JCJC faculty and staff accomplishments honored

Written By: Teresa McCreery
Email Address: teresa.mccreery@jcjc.edu
Date Submitted: 2016-03-16 20:16:39

ELLISVILLE - Sixteen Jones County Junior College faculty and staff members were recently honored for their accomplishments in the workplace over the previous year.  The Appreciation Awards began in 2004 and focus on four individuals from four categories of employees: faculty, office staff and administrative support, and employees working in, maintenance, housekeeping, campus grounds and campus police. Each staff employee finalist was awarded a cash prize of $125 and the overall winner received $625.  Faculty finalists each received a cash prize of $250 and the overall winner received $1,000. Three individual honors were also bestowed upon selected employees, including the Leadership Award for Administrative Excellence, SODEXHO Employee Award of Excellence and the Barbara and Gary Sauls Award for Excellence in Teaching Humanities.
The Faculty Recognition Program was designed and funded by the JCJC Foundation, Inc., and the college, with the luncheon sponsored by the JCJC Student Government Association, the college and the JCJC Foundation.  Finalists are selected and interviewed by the Faculty and Staff Recognition Program Selection Committee.  The finalists for the faculty awards were Dr. Judy Baker, Associate Degree Nursing; Dianne Johnson, Business & Office Technology; Nikki Johnson, Fine Arts; Ginger Keeton, Marketing Management Technology and Terri Stringer, Health & Human Services.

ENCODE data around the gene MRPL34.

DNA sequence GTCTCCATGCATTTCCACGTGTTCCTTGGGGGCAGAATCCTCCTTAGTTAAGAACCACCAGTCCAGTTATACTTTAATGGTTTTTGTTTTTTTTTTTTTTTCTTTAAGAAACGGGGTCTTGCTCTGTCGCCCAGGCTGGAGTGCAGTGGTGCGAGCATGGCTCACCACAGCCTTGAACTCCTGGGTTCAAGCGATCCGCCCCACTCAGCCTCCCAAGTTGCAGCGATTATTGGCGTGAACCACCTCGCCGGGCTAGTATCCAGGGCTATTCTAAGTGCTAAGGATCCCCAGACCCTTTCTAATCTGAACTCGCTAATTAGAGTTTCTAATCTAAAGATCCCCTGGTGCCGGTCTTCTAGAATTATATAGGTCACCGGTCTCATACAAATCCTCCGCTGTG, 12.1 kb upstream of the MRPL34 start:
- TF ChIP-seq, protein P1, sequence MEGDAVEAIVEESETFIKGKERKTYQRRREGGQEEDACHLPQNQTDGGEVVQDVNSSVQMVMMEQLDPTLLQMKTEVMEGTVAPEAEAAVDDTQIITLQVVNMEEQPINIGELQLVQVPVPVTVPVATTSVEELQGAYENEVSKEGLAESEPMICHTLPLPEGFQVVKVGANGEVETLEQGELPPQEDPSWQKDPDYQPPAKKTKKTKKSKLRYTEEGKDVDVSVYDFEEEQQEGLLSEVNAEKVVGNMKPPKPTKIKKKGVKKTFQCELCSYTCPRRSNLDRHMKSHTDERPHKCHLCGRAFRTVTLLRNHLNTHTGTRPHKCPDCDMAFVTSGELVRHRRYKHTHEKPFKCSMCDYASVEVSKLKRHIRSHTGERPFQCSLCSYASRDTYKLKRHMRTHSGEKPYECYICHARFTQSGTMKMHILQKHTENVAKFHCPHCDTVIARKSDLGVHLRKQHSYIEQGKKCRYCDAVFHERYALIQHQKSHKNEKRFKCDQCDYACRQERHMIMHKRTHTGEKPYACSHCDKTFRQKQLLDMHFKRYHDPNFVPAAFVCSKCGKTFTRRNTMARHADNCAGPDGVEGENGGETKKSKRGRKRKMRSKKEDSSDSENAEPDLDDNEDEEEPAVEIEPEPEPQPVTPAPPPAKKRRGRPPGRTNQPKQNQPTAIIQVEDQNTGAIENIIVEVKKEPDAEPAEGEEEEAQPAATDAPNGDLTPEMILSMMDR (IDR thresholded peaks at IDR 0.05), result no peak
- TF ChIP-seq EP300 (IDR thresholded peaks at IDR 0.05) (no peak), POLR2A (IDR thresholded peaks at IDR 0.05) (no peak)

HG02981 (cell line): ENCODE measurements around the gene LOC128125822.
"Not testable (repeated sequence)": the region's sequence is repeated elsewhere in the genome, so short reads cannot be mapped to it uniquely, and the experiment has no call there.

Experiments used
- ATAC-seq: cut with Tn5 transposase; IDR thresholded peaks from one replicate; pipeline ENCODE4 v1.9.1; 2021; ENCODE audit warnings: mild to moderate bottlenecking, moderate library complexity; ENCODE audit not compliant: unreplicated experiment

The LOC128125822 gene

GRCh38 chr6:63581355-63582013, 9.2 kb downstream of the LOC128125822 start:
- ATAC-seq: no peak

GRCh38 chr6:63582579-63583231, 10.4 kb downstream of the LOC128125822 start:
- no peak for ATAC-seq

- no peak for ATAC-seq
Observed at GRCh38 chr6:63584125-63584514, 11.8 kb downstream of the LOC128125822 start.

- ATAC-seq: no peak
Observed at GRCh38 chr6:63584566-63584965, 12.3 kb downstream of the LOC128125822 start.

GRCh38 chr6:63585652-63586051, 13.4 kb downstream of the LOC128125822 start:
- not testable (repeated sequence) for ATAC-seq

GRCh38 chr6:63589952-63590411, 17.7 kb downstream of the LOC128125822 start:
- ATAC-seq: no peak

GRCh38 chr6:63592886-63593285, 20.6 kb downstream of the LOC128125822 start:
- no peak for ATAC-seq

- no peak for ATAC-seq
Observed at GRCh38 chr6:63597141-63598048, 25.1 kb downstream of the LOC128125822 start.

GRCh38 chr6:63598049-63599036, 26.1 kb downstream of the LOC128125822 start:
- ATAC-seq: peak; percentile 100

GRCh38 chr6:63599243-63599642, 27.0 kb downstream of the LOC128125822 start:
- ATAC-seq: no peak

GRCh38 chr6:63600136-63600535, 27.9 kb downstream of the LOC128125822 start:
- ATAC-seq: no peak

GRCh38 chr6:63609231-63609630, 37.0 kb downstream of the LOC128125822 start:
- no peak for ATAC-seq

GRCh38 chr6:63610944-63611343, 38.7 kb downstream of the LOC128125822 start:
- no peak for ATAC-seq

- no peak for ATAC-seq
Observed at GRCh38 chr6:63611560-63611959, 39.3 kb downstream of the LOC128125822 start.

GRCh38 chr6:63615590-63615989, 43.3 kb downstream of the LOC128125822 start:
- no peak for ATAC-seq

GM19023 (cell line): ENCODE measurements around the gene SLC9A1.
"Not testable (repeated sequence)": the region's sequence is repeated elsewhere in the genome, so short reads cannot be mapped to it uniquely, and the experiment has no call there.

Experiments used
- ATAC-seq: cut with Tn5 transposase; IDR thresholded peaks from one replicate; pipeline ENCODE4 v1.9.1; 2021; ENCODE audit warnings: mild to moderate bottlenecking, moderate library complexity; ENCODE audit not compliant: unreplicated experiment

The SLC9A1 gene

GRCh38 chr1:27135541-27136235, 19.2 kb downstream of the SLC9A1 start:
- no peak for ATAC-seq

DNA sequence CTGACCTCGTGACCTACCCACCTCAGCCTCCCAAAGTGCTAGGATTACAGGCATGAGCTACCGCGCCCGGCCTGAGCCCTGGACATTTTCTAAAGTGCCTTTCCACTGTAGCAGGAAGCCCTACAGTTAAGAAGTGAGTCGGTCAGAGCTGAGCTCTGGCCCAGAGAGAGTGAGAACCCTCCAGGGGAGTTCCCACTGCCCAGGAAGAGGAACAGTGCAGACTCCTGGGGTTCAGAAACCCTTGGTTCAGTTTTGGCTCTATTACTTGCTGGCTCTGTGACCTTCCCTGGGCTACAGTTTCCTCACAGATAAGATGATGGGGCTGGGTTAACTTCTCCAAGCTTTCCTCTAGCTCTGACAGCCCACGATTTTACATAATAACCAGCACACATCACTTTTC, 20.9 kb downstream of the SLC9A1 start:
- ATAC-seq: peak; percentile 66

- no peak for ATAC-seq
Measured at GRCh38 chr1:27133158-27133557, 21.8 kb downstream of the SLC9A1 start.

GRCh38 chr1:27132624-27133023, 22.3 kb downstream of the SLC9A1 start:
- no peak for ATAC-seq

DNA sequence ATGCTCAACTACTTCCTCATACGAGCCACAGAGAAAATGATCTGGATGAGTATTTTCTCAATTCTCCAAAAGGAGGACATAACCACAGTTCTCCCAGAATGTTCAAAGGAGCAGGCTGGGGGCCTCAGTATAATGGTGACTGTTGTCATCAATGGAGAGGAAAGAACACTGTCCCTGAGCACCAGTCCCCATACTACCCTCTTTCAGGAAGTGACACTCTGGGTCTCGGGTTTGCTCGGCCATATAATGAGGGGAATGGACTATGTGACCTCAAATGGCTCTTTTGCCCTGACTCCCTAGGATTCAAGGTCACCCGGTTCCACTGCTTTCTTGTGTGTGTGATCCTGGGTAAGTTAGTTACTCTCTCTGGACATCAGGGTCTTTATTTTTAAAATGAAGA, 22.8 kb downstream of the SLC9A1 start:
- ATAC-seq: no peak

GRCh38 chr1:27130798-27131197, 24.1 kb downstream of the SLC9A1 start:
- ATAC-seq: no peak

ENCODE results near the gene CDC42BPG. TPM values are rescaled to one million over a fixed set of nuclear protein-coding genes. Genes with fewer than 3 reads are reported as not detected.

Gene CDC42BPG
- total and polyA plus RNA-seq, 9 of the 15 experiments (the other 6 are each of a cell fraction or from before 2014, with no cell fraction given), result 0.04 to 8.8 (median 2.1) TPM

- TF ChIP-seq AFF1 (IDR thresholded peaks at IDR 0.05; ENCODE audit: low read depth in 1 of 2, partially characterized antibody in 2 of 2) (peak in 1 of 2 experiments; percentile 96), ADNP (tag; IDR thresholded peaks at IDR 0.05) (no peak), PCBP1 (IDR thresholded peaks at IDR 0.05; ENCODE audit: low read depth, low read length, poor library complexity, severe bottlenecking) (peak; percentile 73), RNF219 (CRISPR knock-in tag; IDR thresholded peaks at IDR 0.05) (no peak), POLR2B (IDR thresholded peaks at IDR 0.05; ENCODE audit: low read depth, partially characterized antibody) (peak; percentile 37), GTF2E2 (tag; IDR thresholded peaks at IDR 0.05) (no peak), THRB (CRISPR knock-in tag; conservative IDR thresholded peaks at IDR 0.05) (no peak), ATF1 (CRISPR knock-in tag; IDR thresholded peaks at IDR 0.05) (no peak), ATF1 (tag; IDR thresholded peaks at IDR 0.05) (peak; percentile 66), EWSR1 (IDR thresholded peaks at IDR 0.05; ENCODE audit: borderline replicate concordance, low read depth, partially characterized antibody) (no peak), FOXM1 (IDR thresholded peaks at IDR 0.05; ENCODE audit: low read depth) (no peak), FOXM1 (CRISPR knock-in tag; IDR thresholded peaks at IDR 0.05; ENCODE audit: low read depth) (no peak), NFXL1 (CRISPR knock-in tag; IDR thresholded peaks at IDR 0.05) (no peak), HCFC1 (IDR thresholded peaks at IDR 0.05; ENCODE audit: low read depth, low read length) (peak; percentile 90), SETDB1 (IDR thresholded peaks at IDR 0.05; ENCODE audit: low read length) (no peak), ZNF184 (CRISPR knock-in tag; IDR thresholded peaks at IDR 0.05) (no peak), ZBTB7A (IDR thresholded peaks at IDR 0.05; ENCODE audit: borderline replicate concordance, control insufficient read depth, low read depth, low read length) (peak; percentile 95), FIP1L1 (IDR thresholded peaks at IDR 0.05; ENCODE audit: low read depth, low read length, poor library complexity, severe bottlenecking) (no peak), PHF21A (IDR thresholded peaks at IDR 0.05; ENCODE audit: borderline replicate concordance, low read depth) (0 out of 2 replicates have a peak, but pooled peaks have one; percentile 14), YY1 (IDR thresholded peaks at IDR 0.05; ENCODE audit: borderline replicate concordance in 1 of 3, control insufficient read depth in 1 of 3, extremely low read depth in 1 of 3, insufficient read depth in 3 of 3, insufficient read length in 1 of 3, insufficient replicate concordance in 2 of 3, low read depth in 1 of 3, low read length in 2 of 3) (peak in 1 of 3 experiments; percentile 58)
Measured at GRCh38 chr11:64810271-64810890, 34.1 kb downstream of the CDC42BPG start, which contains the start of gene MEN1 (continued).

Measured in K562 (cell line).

Laurel’s Nikki Johnson was chosen for the overall award.  Johnson has been teaching at JCJC for nine years and spent two years on the coast teaching high school students.  The 1998 JCJC alumna teaches voice for music majors, voice for non-music majors, music appreciation and musical theater workshop.  She explained, as a finalist, composing a few essays and completing an interview with a panel has renewed her passion for her life's work.
“I landed my dream job nine years after graduating from JCJC and have worked tirelessly to continue to raise the bar for our Fine Arts Department, both academically and vocally, but specifically in Musical Theatre,” said Johnson. “During this award process I was forced to take a look at how my life impacts my students, this institution, and my community. I found so much I need to improve but I also had a moment to celebrate the successes.”